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Posts Tagged ‘persistence’

drunkardYesterday I was sitting in the car on my way to or from some child-related activity, and I heard the tail end of an interview with a theoretical physicist who was explaining how much our lives are affected by random chance. It was fascinating. He described how our brains tend to try to find patterns in the world around us, and then explained that while we think we have control over the events in our lives, we’re actually mostly reacting to random happenings. I haven’t read the book that he’s written, but it’s called The Drunkard’s Walk and if you’re interested, here’s a link to an article about it in the The New York Times Sunday Book Review.

At the end of the interview, he was asked what made certain people successful, if the world is indeed the random place he believes it to be, and he said that he agreed with Malcolm Gladwell’s conclusion in Outliers.

He said that because chance plays such a large part in our lives, we should not be set back by a failure, because it isn’t predictive of future failures. He quoted Thomas Watson as saying that if you want to improve your success rate, double your failure rate. I took this to mean that the more times you try something, the greater your chance of success. And that you can’t succeed if you don’t play the game.

According to him, the key to success*?

PERSISTENCE.

I was so excited that I jumped onto the cell and called the 15-year old to impart this nugget of wisdom. That night I tried to impress it on the rest of the kids too.

Choose what it is you want, I said. Then go ahead and do it. You can do anything. Anything at all. At which point Smartypants Mister Ten Year Old said that if someone killed you or imprisoned you that you couldn’t really do anything so I amended my declaration by saying that barring being physically prevented from achieving your goals, there is no reason you can’t achieve them. In fact, if you lie on your death bed mourning an experience you haven’t had, you only have yourself to blame. It’s your one life, kids, I said. May as well live it.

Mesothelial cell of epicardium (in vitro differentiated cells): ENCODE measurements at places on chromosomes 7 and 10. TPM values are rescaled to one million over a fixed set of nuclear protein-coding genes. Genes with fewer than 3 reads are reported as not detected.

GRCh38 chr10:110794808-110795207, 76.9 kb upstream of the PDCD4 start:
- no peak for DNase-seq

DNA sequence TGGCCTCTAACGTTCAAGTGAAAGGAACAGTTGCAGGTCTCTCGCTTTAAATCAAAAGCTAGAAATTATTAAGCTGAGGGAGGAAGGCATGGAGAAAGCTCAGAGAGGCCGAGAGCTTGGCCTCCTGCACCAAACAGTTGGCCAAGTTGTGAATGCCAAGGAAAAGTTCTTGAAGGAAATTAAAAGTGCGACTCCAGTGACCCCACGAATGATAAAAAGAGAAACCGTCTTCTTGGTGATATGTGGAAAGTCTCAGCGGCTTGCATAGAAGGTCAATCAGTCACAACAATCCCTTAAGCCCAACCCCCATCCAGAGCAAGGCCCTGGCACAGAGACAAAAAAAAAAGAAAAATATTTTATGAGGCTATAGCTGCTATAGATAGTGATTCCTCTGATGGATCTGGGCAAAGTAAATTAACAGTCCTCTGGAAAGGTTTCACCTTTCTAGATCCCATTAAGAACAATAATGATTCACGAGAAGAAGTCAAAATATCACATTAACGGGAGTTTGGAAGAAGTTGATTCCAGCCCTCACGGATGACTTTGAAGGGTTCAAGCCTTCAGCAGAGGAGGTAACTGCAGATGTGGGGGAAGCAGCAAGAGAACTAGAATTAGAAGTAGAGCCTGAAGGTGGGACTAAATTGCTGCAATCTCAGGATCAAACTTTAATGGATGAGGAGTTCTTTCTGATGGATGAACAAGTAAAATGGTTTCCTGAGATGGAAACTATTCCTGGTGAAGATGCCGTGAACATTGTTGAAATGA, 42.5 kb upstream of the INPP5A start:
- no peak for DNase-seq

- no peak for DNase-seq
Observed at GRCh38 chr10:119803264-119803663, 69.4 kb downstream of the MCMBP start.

(* the definition of success is something I struggle with)

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Tee’s been using his half hour of computer time lately to play Civilization III, a strategy game that he bought with some hard-saved allowance.

Trouble is, when he’s not playing it he’s thinking about it, talking about it, or daydreaming about it, which leaves very little brain space for anything else. He tends to get fixated on things, either positively or negatively, a trait that may serve him well later in life, but which sometimes makes parenting him difficult. He doesn’t transition easily, he tends to block out all information other than anything directly pertaining to object or idea of current fascination, and he gets “tunnel-vision”. On the flip side, he can play by himself for days at a time, needing absolutely no input from me at all, and I’m pretty sure that a bomb could go off beside him when he’s absorbed in what he’s doing and he wouldn’t notice, so at least I know he doesn’t have an attention deficit disorder.

In his desperation for more computer time, the clever boy came up with a sure-fire plan to convince me into allowing it. First, he showed me the game and pointed out it’s educational aspects. Then he suggested that he do an hour of “research” for every half hour extra of time played. By research he meant learning about aspects of the game he didn’t know much about, via library books, or books on our shelves. I agreed, with the caveat that he write down what he’d learned in a notebook so that I could keep track of it (and so that he’d get some writing practice in, but no need to let him in on that).

Today was Day One of the Grand Computer Plan, and so far it’s a success. Tee’s satisfied, thrilled with the extra half hour he played, and I’m happy with the page of notes he took on the Gunpowder Plot. I guess his research started with gunpowder, but he now knows about Guy Fawkes, saltpetre, and a little more about England in the 1600’s than he did yesterday. I think I’d call it a win-win.

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